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Diegnan, O’Scanlon Bill to Establish Asset Forfeiture Reporting and Transparency Requirements Advances


TRENTON – Legislation sponsored by Senator Patrick J. Diegnan, Jr. and Senator Declan J. O’Scanlon, Jr. that establishes asset forfeiture reporting and transparency requirements advanced from the Senate Law and Public Safety Committee today.

“Currently, law enforcement is allowed to keep money and property seized in connection with a criminal investigation.  However, this practice might spur a monetary incentive to seize funds and property, even if criminal charges or a conviction are never obtained,” said Senator Diegnan (D-Middlesex).  “As state aid continues to decline, law enforcement will become more dependent on these funds during investigations.  But this bill would ensure transparency in the collection and use of funds and property through civil asset forfeiture without eliminating this important source of income.”

The bill, S-1963, would require county prosecutors to compile and submit to the Attorney General quarterly reports concerning asset seizure and forfeiture by law enforcement agencies within that county.

Specifically, the bill would require these reports to include information pertaining to each seizure of property, information and nature pertaining to the forfeiture of property, the value of property seized and forfeited, and the date of the forfeiture order.  The bill would also require county prosecutors to report information about the amount of forfeiture funds received or the value of forfeited property by law enforcement agencies in the county, federal agencies, or joint task forces.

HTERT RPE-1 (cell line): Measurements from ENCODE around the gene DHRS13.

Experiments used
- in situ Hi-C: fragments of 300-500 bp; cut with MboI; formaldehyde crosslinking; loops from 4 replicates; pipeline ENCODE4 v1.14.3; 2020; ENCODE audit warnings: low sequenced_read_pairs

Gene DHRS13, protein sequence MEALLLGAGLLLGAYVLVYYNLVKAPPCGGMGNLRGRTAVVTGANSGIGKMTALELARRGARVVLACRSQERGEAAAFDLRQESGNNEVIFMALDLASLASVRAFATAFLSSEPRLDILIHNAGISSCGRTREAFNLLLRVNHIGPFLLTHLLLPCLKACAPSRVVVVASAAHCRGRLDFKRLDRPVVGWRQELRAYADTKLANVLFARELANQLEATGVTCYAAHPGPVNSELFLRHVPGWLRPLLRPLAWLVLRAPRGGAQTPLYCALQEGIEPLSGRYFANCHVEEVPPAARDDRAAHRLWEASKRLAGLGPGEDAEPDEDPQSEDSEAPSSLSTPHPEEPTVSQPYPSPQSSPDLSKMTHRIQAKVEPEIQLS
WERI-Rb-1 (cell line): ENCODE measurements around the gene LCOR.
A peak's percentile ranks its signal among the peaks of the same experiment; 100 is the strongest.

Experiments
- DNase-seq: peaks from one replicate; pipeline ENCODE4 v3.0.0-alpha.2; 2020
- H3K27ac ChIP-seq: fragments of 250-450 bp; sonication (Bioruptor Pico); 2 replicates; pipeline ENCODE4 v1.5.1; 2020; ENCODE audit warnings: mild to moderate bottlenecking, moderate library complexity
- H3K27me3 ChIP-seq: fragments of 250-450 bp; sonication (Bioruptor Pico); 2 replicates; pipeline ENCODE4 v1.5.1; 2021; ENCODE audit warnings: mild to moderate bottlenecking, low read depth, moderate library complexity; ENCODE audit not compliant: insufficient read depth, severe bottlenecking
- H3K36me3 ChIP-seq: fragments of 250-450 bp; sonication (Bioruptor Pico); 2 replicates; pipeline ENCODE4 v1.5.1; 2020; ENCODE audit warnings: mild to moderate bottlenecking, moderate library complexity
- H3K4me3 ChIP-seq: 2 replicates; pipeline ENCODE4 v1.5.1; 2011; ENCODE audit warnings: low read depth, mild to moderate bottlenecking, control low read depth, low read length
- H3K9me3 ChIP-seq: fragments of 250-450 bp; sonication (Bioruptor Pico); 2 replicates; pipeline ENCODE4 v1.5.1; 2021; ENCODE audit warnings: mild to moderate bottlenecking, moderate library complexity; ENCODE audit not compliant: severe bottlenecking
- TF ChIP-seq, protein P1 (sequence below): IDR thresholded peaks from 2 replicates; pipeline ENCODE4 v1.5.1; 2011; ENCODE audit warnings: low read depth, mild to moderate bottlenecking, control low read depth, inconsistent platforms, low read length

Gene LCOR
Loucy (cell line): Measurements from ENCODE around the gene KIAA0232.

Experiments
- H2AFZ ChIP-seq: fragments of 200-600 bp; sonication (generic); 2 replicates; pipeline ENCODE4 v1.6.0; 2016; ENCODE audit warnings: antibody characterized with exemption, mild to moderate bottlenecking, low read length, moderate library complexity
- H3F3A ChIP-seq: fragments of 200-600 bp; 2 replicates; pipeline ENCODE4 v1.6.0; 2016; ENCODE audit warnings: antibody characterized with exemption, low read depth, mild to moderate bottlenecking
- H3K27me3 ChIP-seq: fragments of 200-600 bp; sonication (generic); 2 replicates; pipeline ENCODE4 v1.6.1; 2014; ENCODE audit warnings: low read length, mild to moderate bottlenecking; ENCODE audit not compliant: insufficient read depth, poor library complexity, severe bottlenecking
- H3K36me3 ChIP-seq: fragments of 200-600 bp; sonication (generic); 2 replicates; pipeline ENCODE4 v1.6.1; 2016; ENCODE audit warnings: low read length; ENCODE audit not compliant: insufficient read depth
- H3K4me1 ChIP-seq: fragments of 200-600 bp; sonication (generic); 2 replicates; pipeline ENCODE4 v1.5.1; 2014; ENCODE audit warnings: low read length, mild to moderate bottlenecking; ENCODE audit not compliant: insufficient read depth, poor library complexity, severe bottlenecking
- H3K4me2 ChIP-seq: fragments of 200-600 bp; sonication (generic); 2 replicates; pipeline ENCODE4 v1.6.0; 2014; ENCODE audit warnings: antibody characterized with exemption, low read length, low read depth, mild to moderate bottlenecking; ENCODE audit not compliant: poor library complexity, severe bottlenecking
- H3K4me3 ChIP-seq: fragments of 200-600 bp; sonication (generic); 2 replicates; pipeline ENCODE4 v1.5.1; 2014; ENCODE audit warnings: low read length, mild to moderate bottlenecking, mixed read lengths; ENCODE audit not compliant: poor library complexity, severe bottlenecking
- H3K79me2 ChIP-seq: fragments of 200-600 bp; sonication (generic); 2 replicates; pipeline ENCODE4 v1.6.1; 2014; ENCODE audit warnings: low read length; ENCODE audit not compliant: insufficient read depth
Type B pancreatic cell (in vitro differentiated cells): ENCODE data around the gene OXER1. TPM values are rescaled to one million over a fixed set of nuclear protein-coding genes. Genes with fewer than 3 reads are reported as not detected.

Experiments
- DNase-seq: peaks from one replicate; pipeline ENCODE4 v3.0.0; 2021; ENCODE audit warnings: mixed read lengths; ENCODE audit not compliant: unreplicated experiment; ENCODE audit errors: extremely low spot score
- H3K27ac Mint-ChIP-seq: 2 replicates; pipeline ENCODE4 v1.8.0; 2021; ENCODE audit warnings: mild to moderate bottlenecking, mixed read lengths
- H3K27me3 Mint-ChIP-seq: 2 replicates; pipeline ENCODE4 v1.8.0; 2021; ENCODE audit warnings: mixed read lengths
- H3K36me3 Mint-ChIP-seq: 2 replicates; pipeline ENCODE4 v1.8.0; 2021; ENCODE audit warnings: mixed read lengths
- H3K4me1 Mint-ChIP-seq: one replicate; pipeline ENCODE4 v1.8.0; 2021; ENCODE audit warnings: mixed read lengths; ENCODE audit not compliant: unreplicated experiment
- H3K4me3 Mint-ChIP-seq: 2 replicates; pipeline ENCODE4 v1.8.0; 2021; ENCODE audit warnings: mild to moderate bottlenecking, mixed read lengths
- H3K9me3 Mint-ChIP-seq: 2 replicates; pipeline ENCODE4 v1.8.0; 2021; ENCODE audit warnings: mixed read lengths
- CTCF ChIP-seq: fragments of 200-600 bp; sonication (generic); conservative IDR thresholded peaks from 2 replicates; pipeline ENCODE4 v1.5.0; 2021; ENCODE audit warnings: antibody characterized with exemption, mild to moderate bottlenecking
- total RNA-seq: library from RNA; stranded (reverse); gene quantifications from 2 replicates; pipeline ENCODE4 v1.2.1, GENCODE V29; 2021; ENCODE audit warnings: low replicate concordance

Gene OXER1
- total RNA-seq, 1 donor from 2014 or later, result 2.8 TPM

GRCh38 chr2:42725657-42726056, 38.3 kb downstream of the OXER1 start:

Under the provisions of the bill, the Attorney General would be required to:

  • develop an asset forfeiture form to be completed by county prosecutors;
  • establish and maintain a case tracking system and searchable database accessible by the public; and
  • submit an annual summary report to the Legislature and make it publicly available on the Attorney General’s website.

The bill was released from committee by a vote of 5-0, and next heads to the Senate Budget and Appropriations Committee today.